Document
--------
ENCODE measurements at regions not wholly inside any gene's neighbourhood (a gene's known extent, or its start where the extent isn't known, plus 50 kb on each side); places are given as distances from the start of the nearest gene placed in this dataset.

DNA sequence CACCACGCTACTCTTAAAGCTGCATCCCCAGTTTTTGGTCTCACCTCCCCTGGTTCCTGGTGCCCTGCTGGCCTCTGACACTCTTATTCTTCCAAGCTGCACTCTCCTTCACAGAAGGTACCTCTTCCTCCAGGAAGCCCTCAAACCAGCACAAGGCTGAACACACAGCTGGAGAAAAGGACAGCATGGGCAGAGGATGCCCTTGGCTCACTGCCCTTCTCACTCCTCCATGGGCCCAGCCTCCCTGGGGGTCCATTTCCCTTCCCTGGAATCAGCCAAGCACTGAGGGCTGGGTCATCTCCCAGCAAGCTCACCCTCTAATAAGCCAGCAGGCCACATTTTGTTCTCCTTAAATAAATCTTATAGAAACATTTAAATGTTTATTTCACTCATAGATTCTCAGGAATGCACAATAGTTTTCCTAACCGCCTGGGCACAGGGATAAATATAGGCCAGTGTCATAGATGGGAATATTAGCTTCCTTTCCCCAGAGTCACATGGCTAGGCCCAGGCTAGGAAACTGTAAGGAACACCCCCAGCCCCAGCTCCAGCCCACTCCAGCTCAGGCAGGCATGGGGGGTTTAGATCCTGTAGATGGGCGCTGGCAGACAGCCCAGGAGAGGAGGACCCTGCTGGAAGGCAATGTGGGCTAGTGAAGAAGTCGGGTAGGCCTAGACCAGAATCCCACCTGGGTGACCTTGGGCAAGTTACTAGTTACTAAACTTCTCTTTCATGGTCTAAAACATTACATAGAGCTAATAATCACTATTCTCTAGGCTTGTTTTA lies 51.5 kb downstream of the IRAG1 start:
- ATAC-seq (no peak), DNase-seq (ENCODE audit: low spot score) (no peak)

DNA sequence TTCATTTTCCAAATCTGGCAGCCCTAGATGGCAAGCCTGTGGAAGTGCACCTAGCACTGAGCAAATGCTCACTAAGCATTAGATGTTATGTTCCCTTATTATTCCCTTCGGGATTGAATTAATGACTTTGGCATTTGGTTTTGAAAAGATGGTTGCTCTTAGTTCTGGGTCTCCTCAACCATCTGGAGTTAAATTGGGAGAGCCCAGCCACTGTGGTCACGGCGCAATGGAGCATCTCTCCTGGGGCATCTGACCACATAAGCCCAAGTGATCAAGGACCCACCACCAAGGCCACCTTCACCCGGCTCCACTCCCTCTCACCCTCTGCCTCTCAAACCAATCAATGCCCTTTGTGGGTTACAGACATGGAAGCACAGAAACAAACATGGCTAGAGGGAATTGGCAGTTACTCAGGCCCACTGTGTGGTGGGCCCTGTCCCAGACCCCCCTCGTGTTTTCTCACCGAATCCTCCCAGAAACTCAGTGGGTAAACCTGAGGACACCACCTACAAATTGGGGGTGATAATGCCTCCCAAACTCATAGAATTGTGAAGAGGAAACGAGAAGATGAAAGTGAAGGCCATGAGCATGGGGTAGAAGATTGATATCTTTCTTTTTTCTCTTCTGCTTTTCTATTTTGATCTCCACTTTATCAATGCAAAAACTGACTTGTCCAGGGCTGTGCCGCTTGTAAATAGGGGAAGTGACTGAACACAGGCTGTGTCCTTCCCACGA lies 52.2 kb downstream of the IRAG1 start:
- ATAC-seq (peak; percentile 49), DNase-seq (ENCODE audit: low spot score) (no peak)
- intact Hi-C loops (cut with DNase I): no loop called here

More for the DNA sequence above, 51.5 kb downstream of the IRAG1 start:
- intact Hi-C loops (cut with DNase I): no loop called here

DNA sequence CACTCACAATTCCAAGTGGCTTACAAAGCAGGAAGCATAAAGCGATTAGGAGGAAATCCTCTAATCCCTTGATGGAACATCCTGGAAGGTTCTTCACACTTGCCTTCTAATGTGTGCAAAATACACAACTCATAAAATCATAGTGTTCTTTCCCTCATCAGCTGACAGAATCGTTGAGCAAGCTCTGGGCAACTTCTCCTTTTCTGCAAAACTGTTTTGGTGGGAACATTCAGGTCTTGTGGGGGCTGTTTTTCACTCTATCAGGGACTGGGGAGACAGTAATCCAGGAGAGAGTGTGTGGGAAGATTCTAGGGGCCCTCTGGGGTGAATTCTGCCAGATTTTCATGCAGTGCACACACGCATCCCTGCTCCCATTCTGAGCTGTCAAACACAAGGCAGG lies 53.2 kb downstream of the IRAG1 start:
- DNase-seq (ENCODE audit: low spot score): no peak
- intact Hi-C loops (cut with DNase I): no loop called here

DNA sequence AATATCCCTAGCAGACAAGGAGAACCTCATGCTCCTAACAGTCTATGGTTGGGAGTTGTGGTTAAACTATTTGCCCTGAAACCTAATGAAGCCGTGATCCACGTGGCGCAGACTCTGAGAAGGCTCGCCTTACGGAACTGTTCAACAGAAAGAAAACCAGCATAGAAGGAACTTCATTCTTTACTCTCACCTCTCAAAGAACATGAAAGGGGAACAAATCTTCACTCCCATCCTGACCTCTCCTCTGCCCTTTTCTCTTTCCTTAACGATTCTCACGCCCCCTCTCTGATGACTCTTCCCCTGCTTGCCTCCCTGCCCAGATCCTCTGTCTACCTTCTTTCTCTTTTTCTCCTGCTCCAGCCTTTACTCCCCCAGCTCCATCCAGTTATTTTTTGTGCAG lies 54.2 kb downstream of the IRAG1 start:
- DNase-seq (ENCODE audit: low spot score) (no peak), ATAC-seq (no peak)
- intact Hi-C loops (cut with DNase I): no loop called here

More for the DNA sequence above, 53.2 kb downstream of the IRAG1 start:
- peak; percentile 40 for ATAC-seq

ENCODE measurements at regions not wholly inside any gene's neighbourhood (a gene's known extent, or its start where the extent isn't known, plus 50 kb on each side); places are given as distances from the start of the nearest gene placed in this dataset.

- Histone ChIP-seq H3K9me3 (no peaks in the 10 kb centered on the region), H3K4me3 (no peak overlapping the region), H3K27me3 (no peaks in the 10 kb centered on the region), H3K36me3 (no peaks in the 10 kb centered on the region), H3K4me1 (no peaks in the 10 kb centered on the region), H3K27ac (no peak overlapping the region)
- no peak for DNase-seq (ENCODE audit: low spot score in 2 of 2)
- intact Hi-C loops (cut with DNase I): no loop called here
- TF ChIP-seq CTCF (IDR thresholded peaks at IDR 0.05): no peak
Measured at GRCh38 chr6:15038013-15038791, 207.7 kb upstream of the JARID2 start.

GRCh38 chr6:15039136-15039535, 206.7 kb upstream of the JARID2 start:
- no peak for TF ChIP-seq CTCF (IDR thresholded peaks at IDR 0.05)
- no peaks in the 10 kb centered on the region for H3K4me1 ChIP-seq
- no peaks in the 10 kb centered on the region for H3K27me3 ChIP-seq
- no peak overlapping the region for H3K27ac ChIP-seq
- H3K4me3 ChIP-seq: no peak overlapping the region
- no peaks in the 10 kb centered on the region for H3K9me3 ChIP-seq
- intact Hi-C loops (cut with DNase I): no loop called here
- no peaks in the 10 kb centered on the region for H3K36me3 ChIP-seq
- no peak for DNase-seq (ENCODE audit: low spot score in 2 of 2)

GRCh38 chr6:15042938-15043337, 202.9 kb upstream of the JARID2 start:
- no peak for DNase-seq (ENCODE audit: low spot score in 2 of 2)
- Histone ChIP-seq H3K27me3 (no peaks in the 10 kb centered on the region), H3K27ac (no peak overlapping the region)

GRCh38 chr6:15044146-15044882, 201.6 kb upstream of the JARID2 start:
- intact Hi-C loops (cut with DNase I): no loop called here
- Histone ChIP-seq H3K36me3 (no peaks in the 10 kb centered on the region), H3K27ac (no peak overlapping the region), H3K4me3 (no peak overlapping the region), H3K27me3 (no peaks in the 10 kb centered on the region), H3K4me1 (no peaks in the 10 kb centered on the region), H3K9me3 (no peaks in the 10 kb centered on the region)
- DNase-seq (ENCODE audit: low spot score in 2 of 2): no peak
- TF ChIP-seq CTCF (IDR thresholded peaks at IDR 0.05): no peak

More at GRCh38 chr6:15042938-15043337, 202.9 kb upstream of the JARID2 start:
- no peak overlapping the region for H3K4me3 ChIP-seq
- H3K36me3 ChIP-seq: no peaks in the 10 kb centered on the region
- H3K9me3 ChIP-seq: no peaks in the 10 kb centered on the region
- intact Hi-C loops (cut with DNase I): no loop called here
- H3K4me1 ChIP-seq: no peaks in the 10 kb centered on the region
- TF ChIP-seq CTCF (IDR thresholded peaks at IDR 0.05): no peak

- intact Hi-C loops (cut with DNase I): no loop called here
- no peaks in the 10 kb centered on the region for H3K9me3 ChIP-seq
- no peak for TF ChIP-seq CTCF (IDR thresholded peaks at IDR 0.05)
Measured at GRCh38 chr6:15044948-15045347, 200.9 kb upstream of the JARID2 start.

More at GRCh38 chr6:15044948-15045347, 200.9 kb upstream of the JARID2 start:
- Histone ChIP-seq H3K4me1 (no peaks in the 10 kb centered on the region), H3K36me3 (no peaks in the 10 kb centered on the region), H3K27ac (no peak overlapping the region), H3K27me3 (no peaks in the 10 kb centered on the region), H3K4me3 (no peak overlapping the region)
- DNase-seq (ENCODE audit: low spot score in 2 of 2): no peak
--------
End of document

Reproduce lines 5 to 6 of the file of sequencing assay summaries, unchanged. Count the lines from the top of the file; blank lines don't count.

- ATAC-seq (peak; percentile 49), DNase-seq (ENCODE audit: low spot score) (no peak)
- intact Hi-C loops (cut with DNase I): no loop called here